Kebanyakan watak lakonan Allahyarham sama ada menggambarkan adegan suka atau duka, beliau melakonkannya secara sederhana bersesuaian dengan karakternya yang serba sederhana dalam semua segi.

Meskipun lebih empat dekad meninggalkan dunia lakonan tetapi Allahyarham masih berhubung dengan pelakon-pelakon seangkatan dengannya seperti Datuk Maria Menado, Mariani dan Datin Umi Kalthum sehinggalah ke hari ini.

Bukan setakat berhubung melalui telefon, mereka juga ada kalanya bertemu di luar rumah bagi bertanyakan khabar tentang diri masing-masing yang secara tidak langsung ia akan mengubat rasa rindu Allahyarham terhadap kawan-kawannya itu.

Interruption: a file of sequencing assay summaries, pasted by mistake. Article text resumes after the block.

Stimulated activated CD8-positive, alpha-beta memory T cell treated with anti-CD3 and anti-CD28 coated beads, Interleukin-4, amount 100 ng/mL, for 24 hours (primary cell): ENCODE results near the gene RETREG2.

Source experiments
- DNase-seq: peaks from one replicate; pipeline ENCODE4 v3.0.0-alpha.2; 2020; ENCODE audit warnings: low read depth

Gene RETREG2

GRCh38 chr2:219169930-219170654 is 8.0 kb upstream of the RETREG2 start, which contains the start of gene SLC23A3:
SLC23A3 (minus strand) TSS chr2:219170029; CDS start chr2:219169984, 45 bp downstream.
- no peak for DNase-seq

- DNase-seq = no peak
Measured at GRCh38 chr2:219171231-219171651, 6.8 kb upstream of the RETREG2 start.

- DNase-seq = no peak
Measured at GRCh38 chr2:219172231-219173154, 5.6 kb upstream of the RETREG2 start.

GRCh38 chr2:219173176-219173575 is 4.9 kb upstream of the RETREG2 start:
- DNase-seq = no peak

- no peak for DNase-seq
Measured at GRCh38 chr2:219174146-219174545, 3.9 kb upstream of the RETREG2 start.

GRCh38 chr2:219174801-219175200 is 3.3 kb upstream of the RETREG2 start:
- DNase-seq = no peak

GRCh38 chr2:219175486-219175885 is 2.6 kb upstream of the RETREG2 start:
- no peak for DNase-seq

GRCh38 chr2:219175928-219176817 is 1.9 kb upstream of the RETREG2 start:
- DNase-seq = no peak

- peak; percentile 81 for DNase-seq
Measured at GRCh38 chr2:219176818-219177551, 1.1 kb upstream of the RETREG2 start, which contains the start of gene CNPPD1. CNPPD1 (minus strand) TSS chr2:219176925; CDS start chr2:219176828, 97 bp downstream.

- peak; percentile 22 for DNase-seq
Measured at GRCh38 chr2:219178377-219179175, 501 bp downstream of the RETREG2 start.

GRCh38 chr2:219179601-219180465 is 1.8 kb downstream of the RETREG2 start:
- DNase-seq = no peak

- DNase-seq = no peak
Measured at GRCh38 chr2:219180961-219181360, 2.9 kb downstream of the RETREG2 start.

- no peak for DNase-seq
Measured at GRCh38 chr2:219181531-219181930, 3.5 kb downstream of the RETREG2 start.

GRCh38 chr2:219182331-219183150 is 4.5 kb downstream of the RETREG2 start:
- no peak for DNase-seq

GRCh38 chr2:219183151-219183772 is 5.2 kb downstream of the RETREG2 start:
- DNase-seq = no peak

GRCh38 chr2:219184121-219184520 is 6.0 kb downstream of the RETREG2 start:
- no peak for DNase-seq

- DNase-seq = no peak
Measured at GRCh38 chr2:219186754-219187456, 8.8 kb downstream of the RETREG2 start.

Selain ulser, semasa hayatnya Allahyarham turut menghidap pelbagai jenis penyakit antaranya sakit tulang, kencing manis dan ulser yang menyebabkan lebih banyak berehat di rumahnya sejak kebelakangan ini.

Namun, itu bukan menjadi penghalang buat Allahyarham untuk mengambil tahu perkembangan kawan-kawannya seperti Mariani dan Datuk Aziz Sattar yang masih sihat dan terus berlakon sehingga ke hari ini.

Sepanjang menjadi pelakon filem, Allahyarham telah membintangi tidak kurang 20 buah filem yang mana kebanyakan watak yang ditawarkan kepadanya adalah watak utama atau heroin bersama ramai pelakon hebat yang lain.

Antara filem lakonan Allahyarham berjudul Dahlia pada 1952, Panggilan Pulau (1952), Serangan Orang Minyak (1958), Jalak Lenteng (1961), Patong Chendana (1965), Naga Tasek Chini (1966) dan Putus Sudah Kaseh Sayang (1971).



ABD. AZIZ ITAR aziz.itar@utusan.com.my Utusan Malaysia Online Rencana 10/06/2013